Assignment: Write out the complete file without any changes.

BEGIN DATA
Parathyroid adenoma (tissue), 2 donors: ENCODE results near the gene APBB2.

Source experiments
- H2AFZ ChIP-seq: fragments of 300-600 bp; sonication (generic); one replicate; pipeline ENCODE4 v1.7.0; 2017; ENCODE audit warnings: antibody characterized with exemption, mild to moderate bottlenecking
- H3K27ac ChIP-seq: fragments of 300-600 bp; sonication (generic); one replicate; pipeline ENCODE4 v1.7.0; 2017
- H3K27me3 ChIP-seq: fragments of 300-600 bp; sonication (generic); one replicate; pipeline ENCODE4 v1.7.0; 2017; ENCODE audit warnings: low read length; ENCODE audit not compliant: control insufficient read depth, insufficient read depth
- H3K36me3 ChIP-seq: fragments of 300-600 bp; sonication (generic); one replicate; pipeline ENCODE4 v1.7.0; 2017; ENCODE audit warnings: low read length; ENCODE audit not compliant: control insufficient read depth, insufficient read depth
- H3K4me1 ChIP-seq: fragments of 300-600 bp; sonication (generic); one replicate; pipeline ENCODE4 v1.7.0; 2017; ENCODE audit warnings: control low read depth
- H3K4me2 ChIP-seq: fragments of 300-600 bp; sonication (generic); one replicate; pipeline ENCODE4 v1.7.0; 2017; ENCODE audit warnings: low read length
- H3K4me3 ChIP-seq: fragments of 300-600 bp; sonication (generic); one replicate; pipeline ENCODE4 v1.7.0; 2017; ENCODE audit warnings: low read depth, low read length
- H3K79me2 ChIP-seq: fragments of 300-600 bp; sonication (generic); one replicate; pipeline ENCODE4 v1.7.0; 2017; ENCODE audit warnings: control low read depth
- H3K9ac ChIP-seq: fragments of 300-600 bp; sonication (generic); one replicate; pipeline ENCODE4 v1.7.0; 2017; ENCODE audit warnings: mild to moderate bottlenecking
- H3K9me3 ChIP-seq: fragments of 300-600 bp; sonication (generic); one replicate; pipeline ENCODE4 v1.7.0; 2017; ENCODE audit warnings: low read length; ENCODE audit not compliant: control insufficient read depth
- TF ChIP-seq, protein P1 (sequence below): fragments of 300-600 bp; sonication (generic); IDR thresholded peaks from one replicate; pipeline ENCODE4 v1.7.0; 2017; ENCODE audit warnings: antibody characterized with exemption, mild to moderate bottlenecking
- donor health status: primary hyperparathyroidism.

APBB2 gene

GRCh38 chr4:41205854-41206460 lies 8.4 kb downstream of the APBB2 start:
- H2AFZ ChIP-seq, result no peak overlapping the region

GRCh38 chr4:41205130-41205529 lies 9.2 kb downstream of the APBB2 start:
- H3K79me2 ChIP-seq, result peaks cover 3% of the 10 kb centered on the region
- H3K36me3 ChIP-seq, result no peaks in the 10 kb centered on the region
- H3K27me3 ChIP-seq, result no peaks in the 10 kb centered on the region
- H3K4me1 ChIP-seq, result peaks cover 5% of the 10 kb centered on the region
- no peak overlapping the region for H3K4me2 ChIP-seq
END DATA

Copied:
Parathyroid adenoma (tissue), 2 donors: ENCODE results near the gene APBB2.

Source experiments
- H2AFZ ChIP-seq: fragments of 300-600 bp; sonication (generic); one replicate; pipeline ENCODE4 v1.7.0; 2017; ENCODE audit warnings: antibody characterized with exemption, mild to moderate bottlenecking
- H3K27ac ChIP-seq: fragments of 300-600 bp; sonication (generic); one replicate; pipeline ENCODE4 v1.7.0; 2017
- H3K27me3 ChIP-seq: fragments of 300-600 bp; sonication (generic); one replicate; pipeline ENCODE4 v1.7.0; 2017; ENCODE audit warnings: low read length; ENCODE audit not compliant: control insufficient read depth, insufficient read depth
- H3K36me3 ChIP-seq: fragments of 300-600 bp; sonication (generic); one replicate; pipeline ENCODE4 v1.7.0; 2017; ENCODE audit warnings: low read length; ENCODE audit not compliant: control insufficient read depth, insufficient read depth
- H3K4me1 ChIP-seq: fragments of 300-600 bp; sonication (generic); one replicate; pipeline ENCODE4 v1.7.0; 2017; ENCODE audit warnings: control low read depth
- H3K4me2 ChIP-seq: fragments of 300-600 bp; sonication (generic); one replicate; pipeline ENCODE4 v1.7.0; 2017; ENCODE audit warnings: low read length
- H3K4me3 ChIP-seq: fragments of 300-600 bp; sonication (generic); one replicate; pipeline ENCODE4 v1.7.0; 2017; ENCODE audit warnings: low read depth, low read length
- H3K79me2 ChIP-seq: fragments of 300-600 bp; sonication (generic); one replicate; pipeline ENCODE4 v1.7.0; 2017; ENCODE audit warnings: control low read depth
- H3K9ac ChIP-seq: fragments of 300-600 bp; sonication (generic); one replicate; pipeline ENCODE4 v1.7.0; 2017; ENCODE audit warnings: mild to moderate bottlenecking
- H3K9me3 ChIP-seq: fragments of 300-600 bp; sonication (generic); one replicate; pipeline ENCODE4 v1.7.0; 2017; ENCODE audit warnings: low read length; ENCODE audit not compliant: control insufficient read depth
- TF ChIP-seq, protein P1 (sequence below): fragments of 300-600 bp; sonication (generic); IDR thresholded peaks from one replicate; pipeline ENCODE4 v1.7.0; 2017; ENCODE audit warnings: antibody characterized with exemption, mild to moderate bottlenecking
- donor health status: primary hyperparathyroidism.

APBB2 gene

GRCh38 chr4:41205854-41206460 lies 8.4 kb downstream of the APBB2 start:
- H2AFZ ChIP-seq, result no peak overlapping the region

GRCh38 chr4:41205130-41205529 lies 9.2 kb downstream of the APBB2 start:
- H3K79me2 ChIP-seq, result peaks cover 3% of the 10 kb centered on the region
- H3K36me3 ChIP-seq, result no peaks in the 10 kb centered on the region
- H3K27me3 ChIP-seq, result no peaks in the 10 kb centered on the region
- H3K4me1 ChIP-seq, result peaks cover 5% of the 10 kb centered on the region
- no peak overlapping the region for H3K4me2 ChIP-seq